[00:04:15.380] – Theresa Payton
SQL injection attacks were very popular in that time frame, and they were actually typically made to attack websites, again, to get unauthorized access to sensitive information, either identity data, payment data, or maybe they would get lucky and they would get into the back office and there would actually be something there.
[00:04:36.800] – Theresa Payton
I guess we didn’t know at the time how good we had it, even though it was pretty bad what cybercriminals were doing. The syndicates themselves, the nation-states were operating at a different level, mainly focused on the defense industrial base and government organizations and companies with ties to government organizations. They weren’t going as much after small, medium, and large enterprises as they certainly do today.
[00:05:05.840] – Theresa Payton
Even things like ransomware, which were in their infancy at that point, you didn’t really have cryptocurrency, easy access, and things like that, so even ransomware, a lot of times, it was focused on computers and a network. It wasn’t really the big scale that it is today.
[00:05:24.850] – Theresa Payton
But what’s interesting to me in the back-to-the-future mode is phishing scams are still alive and well. Spam email, we can’t seem to get rid of it. Botnets are still used. Malware is still built to steal information and conduct other nefarious types of activities. The fact the SQL injection attack still work, that is incredible to me.
[00:05:50.230] – David Puner
Back to the Future is an interesting comparison because I think when you watch that movie and you think of 1955 or whatever it is, it seems so quaint and simple, but then when you actually go back in time, you realize, guess what, things were just as complicated in a different way back then. At the time, did it seem overwhelming or did it seem manageable, at least compared to today? Or was it seemingly equally complicated?
[00:06:18.500] – Theresa Payton
We were going through these major technology transformation efforts. For example, we had major modernization going on, many of the projects we can’t talk about, but we were leveraging big data analytics and other tools, we were changing out processes.
[00:06:35.360] – Theresa Payton
One of the things I’m particularly proud of is we stood up the first ever 24 by 7 security operations center specifically for White House operations. Up until that point, we were borrowing from the National Security Council as part of that task force. That’s not really appropriate. We really needed our 100% focus on White House operations proper.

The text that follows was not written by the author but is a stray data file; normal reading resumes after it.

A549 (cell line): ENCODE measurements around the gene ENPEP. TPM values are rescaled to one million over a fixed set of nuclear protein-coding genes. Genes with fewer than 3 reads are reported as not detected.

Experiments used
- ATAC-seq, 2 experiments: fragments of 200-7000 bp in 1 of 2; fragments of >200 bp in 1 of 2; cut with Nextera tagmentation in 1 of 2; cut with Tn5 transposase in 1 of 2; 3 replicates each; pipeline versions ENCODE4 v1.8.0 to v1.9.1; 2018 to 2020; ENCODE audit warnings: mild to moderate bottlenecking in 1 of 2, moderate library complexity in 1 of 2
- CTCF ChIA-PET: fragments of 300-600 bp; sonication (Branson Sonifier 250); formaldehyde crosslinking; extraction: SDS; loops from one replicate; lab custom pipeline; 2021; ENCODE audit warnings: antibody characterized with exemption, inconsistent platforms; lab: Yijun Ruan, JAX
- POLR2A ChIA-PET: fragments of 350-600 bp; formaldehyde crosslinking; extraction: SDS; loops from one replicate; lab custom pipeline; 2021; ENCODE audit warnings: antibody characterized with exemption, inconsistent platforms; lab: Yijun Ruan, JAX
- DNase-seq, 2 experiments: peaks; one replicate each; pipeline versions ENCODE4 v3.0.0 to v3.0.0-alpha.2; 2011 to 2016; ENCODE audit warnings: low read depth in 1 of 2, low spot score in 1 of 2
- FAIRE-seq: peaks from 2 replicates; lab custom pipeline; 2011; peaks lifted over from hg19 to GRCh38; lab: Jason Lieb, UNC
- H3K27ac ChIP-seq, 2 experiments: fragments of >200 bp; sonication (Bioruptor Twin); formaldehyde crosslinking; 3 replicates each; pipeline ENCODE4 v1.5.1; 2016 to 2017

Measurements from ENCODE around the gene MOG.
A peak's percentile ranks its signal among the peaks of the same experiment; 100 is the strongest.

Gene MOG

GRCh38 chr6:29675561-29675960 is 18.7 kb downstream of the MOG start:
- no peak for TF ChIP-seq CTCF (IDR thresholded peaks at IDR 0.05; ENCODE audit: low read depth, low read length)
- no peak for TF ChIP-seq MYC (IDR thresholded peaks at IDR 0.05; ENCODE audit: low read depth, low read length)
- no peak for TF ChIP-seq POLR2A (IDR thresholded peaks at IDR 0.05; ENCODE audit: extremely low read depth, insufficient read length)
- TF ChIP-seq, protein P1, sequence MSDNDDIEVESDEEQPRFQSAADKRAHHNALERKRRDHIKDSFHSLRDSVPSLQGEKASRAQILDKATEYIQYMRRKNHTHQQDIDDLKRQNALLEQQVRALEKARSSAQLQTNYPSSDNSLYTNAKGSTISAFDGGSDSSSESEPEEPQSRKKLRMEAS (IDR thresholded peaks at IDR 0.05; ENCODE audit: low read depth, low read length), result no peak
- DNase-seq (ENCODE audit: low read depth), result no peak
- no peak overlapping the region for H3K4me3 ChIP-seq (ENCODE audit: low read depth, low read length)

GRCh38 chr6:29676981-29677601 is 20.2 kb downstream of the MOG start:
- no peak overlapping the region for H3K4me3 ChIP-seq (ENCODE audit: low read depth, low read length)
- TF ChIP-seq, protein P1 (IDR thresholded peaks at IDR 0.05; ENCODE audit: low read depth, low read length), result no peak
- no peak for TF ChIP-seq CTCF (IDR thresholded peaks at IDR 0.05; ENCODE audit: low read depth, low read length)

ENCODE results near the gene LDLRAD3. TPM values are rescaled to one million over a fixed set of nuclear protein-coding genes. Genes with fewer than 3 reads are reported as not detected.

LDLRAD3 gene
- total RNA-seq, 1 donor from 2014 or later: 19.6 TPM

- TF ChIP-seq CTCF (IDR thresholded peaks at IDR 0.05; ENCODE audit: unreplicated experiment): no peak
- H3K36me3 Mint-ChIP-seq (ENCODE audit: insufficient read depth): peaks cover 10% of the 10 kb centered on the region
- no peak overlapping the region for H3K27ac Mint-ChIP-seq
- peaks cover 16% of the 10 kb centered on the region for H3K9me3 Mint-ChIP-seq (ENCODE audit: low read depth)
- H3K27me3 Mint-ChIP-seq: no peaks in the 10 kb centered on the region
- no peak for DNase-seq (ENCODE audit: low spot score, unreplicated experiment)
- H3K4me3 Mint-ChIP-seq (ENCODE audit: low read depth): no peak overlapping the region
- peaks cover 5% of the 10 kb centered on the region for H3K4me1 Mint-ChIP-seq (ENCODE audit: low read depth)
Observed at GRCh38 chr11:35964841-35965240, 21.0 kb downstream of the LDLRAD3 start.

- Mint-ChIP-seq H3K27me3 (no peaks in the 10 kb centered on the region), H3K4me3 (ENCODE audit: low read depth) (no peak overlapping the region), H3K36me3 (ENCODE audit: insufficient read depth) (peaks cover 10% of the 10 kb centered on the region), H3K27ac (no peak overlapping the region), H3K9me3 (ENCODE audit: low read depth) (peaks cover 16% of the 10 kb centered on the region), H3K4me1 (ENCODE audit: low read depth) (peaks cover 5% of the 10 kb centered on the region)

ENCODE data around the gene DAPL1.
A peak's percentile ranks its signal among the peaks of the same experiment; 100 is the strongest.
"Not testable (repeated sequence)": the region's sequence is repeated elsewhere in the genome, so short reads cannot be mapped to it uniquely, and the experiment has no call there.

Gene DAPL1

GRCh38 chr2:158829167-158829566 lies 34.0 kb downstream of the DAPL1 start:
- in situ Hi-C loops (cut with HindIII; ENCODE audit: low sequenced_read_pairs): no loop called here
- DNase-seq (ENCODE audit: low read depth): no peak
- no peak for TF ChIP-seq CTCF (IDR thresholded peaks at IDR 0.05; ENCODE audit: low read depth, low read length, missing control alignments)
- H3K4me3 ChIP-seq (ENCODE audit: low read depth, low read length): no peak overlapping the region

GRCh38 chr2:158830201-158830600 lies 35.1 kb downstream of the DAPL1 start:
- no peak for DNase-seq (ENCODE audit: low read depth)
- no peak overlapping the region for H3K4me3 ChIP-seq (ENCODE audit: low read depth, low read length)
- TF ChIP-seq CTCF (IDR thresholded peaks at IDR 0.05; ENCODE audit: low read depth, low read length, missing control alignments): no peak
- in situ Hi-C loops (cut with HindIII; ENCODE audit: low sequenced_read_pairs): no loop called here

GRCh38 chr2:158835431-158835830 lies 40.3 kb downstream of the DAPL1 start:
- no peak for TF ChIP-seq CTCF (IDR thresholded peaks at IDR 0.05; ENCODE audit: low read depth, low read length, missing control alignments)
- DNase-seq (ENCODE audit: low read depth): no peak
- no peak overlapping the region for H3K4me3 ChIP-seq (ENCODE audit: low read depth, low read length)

[00:06:59.360] – Theresa Payton
What’s interesting is because we were doing these major technology transformation efforts, doing a lot of very innovative and creative things, I really felt the pressure not to mess up. When you’re doing something that’s on that cutting edge, thinking differently, you have to ask, “What did you do wrong and how do I learn from your mistakes?”
[00:07:22.100] – Theresa Payton
You’re trying to figure out, “How do I do the best job I possibly can? Every moment and every day, I need to be a better version of myself than what I was the day before because I have to constantly be thinking about what are cybercriminals going to do next, and I certainly don’t want to be the first place they try a certain type of an attack.” So I definitely felt the pressure.
[00:07:46.540] – Theresa Payton
But what I will say is there was somewhat a layer of simplicity because I had 100% support from all of the executives at the White House. When I would go talk to them about, “I heard we want to implement this type of technology.” or “Some of the staff want to use their iPhones instead of their BlackBeries right away.” or “They want their personal phone to have their White House work stuff on it.”, it was all so new.
[00:08:20.020] – Theresa Payton
I was able to say, “I’ve explored it, I’ve looked at it. These items I’m comfortable with, these items I am not comfortable with. This is what’s missing. It’s not going to be developed until this time period. Until then, I think we need to just test it in the lab.” I had 100% support on that. That always made me feel very confident that when I did my due diligence, if I said, “I’m comfortable, here’s the risk.” or “I’m uncomfortable because this is the risk.”, I felt the true weight of the support of the executive staff. That was incredibly helpful.
[00:08:58.060] – Theresa Payton
But the technology at the time, a lot of it did not consider what nation-states would do once they had access to the Internet. There was this constant battle of the arms race between us and cybercriminals, nation-states, hacktivists. There were groups of activists who weren’t delighted with all of the policies that came out of the administration. So you have to deal with that as well.
[00:09:28.100] – David Puner